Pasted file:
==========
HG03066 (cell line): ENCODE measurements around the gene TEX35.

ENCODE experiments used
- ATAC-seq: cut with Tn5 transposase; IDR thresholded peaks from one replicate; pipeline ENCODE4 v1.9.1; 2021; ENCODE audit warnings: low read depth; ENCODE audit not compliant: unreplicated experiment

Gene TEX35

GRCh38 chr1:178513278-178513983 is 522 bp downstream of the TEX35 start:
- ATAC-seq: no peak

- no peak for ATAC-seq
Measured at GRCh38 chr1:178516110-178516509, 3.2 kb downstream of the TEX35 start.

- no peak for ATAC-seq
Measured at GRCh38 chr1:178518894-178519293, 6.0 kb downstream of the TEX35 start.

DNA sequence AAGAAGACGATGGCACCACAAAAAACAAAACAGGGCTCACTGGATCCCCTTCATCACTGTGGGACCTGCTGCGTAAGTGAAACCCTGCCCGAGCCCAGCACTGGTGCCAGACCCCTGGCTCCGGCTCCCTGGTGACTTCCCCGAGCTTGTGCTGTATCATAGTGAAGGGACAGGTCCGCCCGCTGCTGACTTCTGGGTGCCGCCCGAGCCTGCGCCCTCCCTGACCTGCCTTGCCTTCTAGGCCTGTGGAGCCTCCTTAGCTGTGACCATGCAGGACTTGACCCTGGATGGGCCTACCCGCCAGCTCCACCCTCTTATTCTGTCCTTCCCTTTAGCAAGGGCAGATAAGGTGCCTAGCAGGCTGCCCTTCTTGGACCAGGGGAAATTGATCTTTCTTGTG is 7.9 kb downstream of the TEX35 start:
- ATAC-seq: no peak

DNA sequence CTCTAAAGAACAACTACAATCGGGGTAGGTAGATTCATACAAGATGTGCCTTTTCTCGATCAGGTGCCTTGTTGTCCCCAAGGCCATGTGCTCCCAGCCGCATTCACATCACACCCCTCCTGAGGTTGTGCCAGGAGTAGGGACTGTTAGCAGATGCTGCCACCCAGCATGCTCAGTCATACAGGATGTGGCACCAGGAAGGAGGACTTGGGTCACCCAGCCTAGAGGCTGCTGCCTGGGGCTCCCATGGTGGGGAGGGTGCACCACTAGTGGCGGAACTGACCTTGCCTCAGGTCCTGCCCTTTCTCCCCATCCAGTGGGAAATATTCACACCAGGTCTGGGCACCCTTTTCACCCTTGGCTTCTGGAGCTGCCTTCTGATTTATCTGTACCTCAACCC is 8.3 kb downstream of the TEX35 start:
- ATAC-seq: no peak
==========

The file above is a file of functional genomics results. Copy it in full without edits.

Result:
HG03066 (cell line): ENCODE measurements around the gene TEX35.

ENCODE experiments used
- ATAC-seq: cut with Tn5 transposase; IDR thresholded peaks from one replicate; pipeline ENCODE4 v1.9.1; 2021; ENCODE audit warnings: low read depth; ENCODE audit not compliant: unreplicated experiment

Gene TEX35

GRCh38 chr1:178513278-178513983 is 522 bp downstream of the TEX35 start:
- ATAC-seq: no peak

- no peak for ATAC-seq
Measured at GRCh38 chr1:178516110-178516509, 3.2 kb downstream of the TEX35 start.

- no peak for ATAC-seq
Measured at GRCh38 chr1:178518894-178519293, 6.0 kb downstream of the TEX35 start.

DNA sequence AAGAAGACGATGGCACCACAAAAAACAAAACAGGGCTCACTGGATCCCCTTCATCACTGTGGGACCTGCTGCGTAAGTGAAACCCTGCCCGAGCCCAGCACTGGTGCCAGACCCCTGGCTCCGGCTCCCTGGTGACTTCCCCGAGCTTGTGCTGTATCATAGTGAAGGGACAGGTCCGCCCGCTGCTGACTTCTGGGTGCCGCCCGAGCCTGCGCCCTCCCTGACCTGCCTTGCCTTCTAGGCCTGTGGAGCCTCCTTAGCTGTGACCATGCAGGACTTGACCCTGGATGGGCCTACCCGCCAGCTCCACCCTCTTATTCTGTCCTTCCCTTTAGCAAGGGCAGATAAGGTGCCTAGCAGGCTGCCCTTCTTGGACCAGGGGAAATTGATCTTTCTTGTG is 7.9 kb downstream of the TEX35 start:
- ATAC-seq: no peak

DNA sequence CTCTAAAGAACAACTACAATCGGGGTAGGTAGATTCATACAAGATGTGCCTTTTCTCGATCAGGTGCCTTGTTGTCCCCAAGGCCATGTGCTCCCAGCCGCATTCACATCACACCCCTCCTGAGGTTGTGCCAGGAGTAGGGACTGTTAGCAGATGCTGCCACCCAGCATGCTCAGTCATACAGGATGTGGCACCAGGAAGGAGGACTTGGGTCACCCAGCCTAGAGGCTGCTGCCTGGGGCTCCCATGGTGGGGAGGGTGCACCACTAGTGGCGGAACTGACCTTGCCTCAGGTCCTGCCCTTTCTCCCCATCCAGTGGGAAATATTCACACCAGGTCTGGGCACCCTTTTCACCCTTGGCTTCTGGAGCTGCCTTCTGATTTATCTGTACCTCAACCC is 8.3 kb downstream of the TEX35 start:
- ATAC-seq: no peak